Rik-O-Sound: Bohemia’s Haunted Disc, My Haunted Past
It’s sad that the mixtape has largely come to be known as something only a conniving would-be boyfriend or girlfriend makes for their prospective target of affection. I used to make them for just about any of my friends, male or female, and often my brothers or parents, anytime that I had some cool or interesting songs to share. And yes, I did make them for those more “stalker”-style moments of mine as well, often attempting to be a conniving, would-be boyfriend on far more occasions than I care to remember.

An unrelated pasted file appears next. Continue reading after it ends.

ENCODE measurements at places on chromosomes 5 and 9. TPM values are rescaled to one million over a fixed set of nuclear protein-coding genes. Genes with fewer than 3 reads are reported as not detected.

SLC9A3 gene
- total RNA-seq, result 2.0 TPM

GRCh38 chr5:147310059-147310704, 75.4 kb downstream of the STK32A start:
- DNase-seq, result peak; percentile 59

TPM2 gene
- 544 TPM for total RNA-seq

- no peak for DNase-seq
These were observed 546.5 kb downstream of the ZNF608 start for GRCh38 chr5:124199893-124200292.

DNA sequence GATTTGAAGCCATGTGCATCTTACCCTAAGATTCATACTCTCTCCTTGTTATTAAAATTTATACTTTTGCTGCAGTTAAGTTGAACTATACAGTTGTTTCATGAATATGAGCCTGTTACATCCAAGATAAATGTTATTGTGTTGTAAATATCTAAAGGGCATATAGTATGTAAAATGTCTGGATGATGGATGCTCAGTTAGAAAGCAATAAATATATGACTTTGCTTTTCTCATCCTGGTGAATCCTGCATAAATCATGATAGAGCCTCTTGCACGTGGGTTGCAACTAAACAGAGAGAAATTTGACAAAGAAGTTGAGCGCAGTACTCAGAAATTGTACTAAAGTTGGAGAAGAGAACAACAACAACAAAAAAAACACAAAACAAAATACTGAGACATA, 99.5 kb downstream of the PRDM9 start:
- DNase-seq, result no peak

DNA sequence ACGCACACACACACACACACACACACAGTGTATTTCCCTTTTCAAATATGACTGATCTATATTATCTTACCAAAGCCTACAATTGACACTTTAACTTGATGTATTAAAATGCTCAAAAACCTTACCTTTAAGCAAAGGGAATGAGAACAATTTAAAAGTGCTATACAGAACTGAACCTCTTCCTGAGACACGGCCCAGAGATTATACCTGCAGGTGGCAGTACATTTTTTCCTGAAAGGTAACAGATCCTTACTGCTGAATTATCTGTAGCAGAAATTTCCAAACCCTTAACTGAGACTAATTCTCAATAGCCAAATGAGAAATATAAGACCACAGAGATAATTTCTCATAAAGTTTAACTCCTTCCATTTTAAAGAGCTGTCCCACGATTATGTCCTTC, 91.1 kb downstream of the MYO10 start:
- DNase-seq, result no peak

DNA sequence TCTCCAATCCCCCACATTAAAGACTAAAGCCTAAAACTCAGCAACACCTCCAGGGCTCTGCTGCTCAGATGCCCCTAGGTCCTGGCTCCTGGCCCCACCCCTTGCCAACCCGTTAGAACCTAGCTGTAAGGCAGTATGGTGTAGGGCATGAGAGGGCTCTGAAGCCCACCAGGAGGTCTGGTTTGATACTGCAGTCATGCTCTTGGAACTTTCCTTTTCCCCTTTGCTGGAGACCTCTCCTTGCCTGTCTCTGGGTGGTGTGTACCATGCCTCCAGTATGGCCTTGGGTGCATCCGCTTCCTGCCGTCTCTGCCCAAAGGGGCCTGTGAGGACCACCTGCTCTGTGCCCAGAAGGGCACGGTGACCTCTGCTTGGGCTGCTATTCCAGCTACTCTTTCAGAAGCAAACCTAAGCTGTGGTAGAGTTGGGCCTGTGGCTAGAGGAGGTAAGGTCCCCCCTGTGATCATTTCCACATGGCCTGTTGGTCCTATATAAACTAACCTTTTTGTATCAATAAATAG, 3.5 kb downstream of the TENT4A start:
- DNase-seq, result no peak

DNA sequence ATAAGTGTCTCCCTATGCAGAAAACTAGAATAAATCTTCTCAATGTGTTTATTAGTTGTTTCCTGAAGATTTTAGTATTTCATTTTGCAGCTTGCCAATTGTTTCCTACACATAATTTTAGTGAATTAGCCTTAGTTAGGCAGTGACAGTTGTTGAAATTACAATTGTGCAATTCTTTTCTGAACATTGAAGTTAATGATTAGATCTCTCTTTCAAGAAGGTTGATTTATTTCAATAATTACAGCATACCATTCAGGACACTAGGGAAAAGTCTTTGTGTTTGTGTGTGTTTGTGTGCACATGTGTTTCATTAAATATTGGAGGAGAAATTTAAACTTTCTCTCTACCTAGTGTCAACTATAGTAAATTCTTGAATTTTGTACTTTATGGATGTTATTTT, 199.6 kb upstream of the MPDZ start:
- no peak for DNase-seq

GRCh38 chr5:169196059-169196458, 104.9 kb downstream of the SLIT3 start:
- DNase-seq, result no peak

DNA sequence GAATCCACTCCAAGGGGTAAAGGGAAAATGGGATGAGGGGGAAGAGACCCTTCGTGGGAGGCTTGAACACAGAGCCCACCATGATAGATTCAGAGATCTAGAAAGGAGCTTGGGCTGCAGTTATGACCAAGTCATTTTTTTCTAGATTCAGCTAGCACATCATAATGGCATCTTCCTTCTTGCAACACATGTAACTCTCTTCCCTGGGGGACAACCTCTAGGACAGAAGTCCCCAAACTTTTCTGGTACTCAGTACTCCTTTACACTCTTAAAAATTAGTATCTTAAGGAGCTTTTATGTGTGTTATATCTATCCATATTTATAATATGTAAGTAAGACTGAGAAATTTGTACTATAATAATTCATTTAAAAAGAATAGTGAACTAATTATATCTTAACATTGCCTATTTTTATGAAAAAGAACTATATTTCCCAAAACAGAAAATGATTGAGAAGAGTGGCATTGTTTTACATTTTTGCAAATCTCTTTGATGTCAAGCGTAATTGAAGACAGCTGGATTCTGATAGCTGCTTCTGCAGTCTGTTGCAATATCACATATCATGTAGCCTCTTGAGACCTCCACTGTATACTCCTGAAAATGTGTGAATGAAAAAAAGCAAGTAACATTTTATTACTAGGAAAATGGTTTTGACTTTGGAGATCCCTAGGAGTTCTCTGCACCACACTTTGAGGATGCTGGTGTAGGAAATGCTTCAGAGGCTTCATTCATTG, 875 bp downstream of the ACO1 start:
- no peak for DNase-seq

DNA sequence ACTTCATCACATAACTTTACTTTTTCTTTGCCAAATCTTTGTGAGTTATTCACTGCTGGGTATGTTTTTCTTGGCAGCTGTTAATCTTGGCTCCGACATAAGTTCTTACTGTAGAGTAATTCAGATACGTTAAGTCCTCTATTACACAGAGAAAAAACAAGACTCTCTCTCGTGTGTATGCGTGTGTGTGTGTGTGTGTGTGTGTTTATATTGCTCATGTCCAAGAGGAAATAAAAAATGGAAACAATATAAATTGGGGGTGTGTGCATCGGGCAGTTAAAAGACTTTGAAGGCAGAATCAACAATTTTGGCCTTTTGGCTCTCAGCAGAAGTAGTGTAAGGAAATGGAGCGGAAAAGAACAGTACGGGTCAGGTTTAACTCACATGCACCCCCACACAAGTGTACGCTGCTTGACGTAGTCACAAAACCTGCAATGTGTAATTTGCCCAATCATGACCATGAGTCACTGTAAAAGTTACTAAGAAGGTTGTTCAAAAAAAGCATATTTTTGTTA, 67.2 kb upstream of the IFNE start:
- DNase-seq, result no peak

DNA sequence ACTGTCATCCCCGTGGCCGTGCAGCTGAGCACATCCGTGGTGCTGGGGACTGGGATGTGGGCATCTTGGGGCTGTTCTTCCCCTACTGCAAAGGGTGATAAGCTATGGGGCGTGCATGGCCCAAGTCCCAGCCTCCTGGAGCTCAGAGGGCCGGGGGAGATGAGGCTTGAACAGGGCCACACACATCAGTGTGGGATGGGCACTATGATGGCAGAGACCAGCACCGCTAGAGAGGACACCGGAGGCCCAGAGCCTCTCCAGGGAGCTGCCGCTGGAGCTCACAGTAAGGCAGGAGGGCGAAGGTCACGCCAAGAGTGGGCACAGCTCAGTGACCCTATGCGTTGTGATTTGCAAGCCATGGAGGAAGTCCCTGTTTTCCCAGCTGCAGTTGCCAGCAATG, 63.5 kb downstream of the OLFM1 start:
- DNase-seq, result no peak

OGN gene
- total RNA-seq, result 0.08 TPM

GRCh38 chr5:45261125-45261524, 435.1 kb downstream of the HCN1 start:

It was all different at Halloween and Christmas. For several years, I would make annual collections – and this is all in the time before I had CD burning capabilities – on audio cassette of various scary or wintry seasonal songs that I had discovered during the course of the year, duping and passing them out to a large variety of my friends and family. And on the pretext that these gifts were based around my two favorite holidays, I could give them to just about anybody. These tapes were exceedingly simple in design, as they merely listed the songs, written by hand much of the time, and I would come up with what I felt at the time was a clever title. But after about five or six years of doing this, I entered the computer age. Actually, I had already entered it quite a long time before, but it wasn’t until seven years ago that I finally got a Mac capable of burning discs. Eight years ago, though, just before the purchase of my G4 Mac, I had my pal Robear do the job for me when I decided it was time I moved up to the CD age.